My latest Business Standard column:
In this series, we are discussing cold technologies which Pip Coburn, a managing director and global technology strategist in the technology group of UBS Investment Research, defined as those that have neutral revenue or even anti revenue attributes. Cold technologies are important in our context because even as they shrink the investment that users have to make, they help them catch-up or even leapfrog to a world that is faster, better, cheaper in terms of the digital infrastructure that we need to build out in India. In the previous column, we covered two such cold technologies: open-source software and software delivered as a service.
Internet telephony is turning the world of telcos upside down. From being able to charge by distance and time (based on where the called party was and how long the conversation lasted), phone calls have become a fixed price commodity as they are shifting to the Internet. We have also seen this in India with phone calls to the US being advertised for under Rs 2 per minute as compared to nearly Rs 100 a few years ago. Software like Skype offers free person-to-person calling via computers.
The Wall Street Journal put the disruption in the US market in perspective: The Bells have lost some 28 million local phone lines since the end of 2000 — a drop of more than 18%. This is the first time since the Great Depression that phone companies have seen their lines decline. The Bells are now losing 4% of their residential lines a yearBehind the telephone earthquake is a giant force in business history: Just a few years after the Internet investment bubble spectacularly burst, the Web is now maturing and irrevocably transforming commerce. Today phone calls — just like music, photos, and video — can be turned into digital information and delivered much like e-mail over the Internet.
Mobile phone companies globally have paid tens of billions of dollars for licences for 3G. The world on offer: ubiquitous, high-speed Internet access. The problem: the future may arrive unscheduled! This is happening because of Wi-Fi (which uses unlicenced spectrum) and other next-generation data technologies.
Wi-Fi Networking News puts this in perspective: If users get hooked on Wi-Fi networks that are free to access, they may decide to go out of their way to find a free hotspot rather than pay for the cellular access which at least these days is far more expensive. However, its likely that a certain market segment will pay for the convenience of having the higher speed wireless data from the cellular operators in more locations.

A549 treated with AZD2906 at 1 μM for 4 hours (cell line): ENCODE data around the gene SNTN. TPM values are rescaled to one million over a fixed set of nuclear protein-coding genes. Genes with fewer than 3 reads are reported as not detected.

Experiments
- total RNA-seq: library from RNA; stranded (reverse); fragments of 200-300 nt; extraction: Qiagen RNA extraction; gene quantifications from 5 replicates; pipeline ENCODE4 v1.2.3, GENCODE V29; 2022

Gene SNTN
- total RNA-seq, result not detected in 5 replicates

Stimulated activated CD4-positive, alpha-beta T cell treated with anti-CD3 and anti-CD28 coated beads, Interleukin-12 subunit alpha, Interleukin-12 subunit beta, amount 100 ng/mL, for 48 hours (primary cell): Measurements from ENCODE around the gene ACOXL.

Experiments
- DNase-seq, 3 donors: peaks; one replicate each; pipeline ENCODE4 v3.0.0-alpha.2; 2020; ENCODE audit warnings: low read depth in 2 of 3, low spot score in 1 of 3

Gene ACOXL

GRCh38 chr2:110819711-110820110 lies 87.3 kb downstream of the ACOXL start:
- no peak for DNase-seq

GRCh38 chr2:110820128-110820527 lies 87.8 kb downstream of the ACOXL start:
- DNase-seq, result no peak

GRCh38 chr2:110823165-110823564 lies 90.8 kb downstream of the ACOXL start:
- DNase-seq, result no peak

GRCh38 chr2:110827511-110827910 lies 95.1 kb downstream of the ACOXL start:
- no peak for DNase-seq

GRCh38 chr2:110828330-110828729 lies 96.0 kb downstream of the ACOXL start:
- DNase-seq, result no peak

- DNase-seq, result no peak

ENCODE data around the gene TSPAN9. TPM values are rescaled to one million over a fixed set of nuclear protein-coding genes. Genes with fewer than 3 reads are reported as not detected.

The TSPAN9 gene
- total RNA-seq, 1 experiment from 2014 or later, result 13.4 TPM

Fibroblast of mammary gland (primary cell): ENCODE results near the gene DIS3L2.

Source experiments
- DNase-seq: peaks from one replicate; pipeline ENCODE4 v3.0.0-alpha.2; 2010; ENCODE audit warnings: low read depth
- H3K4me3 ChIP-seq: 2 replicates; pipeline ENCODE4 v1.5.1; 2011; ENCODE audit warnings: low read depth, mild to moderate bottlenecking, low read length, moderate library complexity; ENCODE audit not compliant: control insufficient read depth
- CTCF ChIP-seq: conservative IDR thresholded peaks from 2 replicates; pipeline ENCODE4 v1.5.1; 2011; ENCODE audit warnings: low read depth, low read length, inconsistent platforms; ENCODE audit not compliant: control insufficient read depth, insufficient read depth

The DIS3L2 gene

Underlying this shift is what Kevin Werbach has called the radio revolution. The combination of unlicenced spectrum and adaptive mobile phones can dramatically change the way we think of spectrum and what we pay for it. Werbach wrote in the introduction of his report: The radio revolution is the single greatest communications policy issue of the coming decade, and perhaps the coming century. The economics of entire industries could be transformed. Every significant public policy challenge could be implicated: competition; innovation; investment; diversity of programming; job creation; equality of access; coverage for rural and underserved areas; and promotion of education, health care, local communities, public safety, and national security.
The twin challenges of affordability and manageability are making companies consider alternatives to Windows desktops. The use of thin clients in emerging markets can reduce upfront costs and also tackle the complexity challenge. From small- and medium-sized enterprises to education, network computers have the potential to tackle the issue of non-consumption that has hampered the buildout of the digital infrastructure in developing countries.
Even though the idea of thin clients and network computers has been around for a long time, it is only now that serious interest is emerging along with the first success stories. ZDNet wrote recently about Europcars shift: The car hire firm has saved on hardware and maintenance costs by migrating its 1,500 stations to thin clients running Linux, but Stefan Ostrowski, the CIO of Europcar, said that while migrating to Linux thin clients has saved them money, but it would not have been as cost effective for them to migrate fat clients to Linux. The effort to install or maintain Windows and Linux is the same, though you might save a bit on licence costs, said Ostrowski. You are not saving a lot by moving fat clients from Windows to Linux. But by converting fat clients to terminal servers we have reduced the total cost of ownership by 60 percent. The main advantage for Europcar in migrating to Linux terminals has been the ability to centrally manage the terminals in its 1,500 rental stations, which are spread across Europe. Ostrowski said this has dramatically reduced the cost of maintaining the systems and in particular the cost of implementing updates.
This series will continue in the next column.